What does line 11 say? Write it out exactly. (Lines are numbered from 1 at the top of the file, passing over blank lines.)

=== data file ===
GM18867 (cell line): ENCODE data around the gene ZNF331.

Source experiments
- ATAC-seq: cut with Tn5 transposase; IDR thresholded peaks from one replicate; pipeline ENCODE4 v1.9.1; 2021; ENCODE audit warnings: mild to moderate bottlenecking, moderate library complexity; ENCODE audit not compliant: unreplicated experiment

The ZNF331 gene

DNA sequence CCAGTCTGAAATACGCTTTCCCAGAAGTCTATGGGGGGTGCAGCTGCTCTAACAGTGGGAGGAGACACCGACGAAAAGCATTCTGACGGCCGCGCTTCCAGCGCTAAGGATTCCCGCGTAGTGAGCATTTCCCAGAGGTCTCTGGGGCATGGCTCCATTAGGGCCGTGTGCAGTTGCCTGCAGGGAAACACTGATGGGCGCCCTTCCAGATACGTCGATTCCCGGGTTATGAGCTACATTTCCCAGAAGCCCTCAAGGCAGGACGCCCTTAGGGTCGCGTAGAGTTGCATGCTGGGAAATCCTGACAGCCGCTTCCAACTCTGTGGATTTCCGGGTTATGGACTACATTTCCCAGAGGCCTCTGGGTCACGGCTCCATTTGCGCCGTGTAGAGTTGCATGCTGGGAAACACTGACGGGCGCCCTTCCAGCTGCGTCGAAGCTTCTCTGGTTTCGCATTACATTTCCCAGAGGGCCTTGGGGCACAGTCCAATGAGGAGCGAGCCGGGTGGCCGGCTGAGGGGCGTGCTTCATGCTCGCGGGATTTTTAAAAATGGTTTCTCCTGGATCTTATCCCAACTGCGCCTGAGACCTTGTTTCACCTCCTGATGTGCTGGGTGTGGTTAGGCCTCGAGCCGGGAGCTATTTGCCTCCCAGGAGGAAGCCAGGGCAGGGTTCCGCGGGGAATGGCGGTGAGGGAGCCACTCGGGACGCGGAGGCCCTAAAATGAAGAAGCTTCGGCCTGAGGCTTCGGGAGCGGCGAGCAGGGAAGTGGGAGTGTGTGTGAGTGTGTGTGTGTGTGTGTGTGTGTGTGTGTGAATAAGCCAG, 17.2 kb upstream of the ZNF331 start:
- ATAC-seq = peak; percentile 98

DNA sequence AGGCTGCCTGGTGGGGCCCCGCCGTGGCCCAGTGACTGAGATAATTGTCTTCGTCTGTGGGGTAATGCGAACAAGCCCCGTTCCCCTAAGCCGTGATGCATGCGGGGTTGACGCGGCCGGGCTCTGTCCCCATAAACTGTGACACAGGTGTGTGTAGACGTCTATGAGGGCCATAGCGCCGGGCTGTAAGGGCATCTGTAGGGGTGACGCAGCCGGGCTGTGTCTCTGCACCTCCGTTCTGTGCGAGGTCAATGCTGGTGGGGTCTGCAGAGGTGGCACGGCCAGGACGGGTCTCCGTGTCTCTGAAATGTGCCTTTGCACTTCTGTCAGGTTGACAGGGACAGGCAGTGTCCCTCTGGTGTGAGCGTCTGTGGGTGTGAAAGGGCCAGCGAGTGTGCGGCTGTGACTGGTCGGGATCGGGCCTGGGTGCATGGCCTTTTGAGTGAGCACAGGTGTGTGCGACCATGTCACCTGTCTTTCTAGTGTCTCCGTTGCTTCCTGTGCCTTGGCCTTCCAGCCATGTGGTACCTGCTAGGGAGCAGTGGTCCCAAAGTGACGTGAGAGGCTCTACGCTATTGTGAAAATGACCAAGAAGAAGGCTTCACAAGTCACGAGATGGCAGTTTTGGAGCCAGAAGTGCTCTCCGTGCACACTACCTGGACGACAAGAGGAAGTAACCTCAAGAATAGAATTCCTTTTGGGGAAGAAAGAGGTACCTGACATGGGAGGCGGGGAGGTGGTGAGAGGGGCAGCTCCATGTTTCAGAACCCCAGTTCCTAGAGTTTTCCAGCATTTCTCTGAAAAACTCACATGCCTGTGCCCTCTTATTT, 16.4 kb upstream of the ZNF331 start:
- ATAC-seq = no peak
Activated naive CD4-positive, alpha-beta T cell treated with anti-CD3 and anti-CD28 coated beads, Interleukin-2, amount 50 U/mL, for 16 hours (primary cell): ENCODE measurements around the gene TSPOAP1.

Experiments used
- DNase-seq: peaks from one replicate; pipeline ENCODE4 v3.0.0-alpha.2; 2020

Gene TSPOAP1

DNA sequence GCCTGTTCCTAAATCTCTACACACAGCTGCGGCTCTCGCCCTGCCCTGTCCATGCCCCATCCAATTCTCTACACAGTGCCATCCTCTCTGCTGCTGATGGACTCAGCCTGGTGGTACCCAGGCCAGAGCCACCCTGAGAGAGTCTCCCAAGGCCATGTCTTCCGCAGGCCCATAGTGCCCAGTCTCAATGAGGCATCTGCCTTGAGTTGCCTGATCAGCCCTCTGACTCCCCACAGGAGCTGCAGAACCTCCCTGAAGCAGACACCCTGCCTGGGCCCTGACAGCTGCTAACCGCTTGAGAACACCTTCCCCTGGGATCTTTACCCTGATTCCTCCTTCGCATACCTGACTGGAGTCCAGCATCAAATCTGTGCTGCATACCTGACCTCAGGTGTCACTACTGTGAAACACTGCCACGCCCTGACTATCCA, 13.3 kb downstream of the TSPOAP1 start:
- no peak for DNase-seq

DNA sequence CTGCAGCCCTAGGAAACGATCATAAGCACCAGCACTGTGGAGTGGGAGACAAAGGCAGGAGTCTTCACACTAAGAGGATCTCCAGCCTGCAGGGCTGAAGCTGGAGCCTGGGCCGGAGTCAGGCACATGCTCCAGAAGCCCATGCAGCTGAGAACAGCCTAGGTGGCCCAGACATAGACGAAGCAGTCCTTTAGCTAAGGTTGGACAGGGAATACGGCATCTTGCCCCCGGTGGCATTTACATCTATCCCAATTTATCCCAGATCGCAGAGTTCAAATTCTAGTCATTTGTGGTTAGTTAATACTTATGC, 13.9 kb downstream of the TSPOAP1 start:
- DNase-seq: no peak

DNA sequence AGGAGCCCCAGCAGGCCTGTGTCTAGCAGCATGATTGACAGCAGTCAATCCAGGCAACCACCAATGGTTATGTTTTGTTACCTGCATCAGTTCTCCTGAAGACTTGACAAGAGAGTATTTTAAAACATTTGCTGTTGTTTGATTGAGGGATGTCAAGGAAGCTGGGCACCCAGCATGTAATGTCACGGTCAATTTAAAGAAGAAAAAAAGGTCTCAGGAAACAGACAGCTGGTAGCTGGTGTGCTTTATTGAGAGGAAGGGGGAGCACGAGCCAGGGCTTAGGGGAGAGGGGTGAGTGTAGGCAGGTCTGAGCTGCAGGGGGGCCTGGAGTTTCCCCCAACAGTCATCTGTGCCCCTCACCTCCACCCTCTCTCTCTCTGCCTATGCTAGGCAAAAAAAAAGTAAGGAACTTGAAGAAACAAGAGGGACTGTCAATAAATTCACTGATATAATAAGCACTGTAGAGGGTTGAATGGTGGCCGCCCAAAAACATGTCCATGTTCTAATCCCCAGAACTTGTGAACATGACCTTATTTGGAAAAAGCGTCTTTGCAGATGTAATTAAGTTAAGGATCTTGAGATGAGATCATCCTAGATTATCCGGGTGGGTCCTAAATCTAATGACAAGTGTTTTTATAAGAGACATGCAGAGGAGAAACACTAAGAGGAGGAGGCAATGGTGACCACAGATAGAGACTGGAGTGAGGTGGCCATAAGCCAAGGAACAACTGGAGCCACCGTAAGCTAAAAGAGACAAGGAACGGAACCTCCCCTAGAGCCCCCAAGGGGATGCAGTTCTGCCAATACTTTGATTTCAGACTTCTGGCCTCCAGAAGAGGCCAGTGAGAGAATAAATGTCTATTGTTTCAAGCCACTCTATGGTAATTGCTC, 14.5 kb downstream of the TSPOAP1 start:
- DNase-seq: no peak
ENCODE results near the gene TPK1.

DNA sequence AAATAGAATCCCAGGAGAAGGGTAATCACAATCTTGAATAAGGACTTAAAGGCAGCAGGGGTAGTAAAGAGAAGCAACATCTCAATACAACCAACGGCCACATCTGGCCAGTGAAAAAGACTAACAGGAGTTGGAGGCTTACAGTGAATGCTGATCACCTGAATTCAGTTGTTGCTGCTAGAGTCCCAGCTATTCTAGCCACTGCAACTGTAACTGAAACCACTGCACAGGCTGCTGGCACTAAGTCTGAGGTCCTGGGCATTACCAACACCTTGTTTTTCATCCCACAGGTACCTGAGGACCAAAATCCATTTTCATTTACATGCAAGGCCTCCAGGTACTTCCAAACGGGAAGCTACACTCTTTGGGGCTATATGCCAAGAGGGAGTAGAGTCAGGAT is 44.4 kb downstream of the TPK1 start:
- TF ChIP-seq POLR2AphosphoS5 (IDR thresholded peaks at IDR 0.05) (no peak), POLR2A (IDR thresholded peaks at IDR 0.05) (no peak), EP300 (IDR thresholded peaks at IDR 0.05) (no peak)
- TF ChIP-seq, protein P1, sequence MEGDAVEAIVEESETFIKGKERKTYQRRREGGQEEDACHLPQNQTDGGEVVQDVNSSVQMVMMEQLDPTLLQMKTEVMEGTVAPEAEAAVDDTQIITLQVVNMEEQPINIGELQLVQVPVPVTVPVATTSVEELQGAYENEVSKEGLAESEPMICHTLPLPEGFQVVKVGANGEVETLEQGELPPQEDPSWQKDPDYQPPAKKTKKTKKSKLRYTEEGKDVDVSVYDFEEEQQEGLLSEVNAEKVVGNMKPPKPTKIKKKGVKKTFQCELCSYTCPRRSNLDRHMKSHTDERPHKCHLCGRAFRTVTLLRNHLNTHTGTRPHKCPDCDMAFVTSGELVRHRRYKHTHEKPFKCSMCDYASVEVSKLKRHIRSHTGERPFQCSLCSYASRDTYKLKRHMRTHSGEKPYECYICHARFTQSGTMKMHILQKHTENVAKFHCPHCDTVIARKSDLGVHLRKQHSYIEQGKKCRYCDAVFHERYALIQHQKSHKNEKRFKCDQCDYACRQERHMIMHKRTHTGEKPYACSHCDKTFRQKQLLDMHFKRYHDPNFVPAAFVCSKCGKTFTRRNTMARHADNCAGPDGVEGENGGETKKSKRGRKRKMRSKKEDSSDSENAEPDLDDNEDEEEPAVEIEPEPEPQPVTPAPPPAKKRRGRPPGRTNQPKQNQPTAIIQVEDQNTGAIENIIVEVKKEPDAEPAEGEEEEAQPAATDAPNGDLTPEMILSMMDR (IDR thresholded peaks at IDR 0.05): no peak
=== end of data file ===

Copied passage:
- DNase-seq: peaks from one replicate; pipeline ENCODE4 v3.0.0-alpha.2; 2020